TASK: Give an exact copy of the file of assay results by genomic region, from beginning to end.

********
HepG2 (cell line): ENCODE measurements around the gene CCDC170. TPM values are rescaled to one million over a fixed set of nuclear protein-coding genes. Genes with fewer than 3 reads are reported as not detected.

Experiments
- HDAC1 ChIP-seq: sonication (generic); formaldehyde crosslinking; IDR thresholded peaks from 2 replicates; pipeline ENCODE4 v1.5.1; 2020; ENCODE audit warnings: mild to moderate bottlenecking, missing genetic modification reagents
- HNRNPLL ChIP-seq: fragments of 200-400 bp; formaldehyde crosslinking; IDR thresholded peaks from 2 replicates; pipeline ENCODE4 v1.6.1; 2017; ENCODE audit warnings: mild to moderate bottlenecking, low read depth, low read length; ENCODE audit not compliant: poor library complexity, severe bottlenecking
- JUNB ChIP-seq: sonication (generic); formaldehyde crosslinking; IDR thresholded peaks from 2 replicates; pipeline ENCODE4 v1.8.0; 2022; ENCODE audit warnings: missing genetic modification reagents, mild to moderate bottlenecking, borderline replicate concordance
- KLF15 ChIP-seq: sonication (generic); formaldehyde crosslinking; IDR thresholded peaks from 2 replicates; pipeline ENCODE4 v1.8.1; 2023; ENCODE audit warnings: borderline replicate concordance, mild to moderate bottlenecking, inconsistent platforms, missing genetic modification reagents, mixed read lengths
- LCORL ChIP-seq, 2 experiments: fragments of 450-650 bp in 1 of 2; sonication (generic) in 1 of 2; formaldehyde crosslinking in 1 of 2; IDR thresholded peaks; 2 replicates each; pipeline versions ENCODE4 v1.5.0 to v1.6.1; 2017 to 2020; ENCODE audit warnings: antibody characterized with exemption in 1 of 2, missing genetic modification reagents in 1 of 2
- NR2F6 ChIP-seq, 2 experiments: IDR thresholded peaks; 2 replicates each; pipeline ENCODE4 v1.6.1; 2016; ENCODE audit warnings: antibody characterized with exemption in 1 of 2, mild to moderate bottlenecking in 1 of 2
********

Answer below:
HepG2 (cell line): ENCODE measurements around the gene CCDC170. TPM values are rescaled to one million over a fixed set of nuclear protein-coding genes. Genes with fewer than 3 reads are reported as not detected.

Experiments
- HDAC1 ChIP-seq: sonication (generic); formaldehyde crosslinking; IDR thresholded peaks from 2 replicates; pipeline ENCODE4 v1.5.1; 2020; ENCODE audit warnings: mild to moderate bottlenecking, missing genetic modification reagents
- HNRNPLL ChIP-seq: fragments of 200-400 bp; formaldehyde crosslinking; IDR thresholded peaks from 2 replicates; pipeline ENCODE4 v1.6.1; 2017; ENCODE audit warnings: mild to moderate bottlenecking, low read depth, low read length; ENCODE audit not compliant: poor library complexity, severe bottlenecking
- JUNB ChIP-seq: sonication (generic); formaldehyde crosslinking; IDR thresholded peaks from 2 replicates; pipeline ENCODE4 v1.8.0; 2022; ENCODE audit warnings: missing genetic modification reagents, mild to moderate bottlenecking, borderline replicate concordance
- KLF15 ChIP-seq: sonication (generic); formaldehyde crosslinking; IDR thresholded peaks from 2 replicates; pipeline ENCODE4 v1.8.1; 2023; ENCODE audit warnings: borderline replicate concordance, mild to moderate bottlenecking, inconsistent platforms, missing genetic modification reagents, mixed read lengths
- LCORL ChIP-seq, 2 experiments: fragments of 450-650 bp in 1 of 2; sonication (generic) in 1 of 2; formaldehyde crosslinking in 1 of 2; IDR thresholded peaks; 2 replicates each; pipeline versions ENCODE4 v1.5.0 to v1.6.1; 2017 to 2020; ENCODE audit warnings: antibody characterized with exemption in 1 of 2, missing genetic modification reagents in 1 of 2
- NR2F6 ChIP-seq, 2 experiments: IDR thresholded peaks; 2 replicates each; pipeline ENCODE4 v1.6.1; 2016; ENCODE audit warnings: antibody characterized with exemption in 1 of 2, mild to moderate bottlenecking in 1 of 2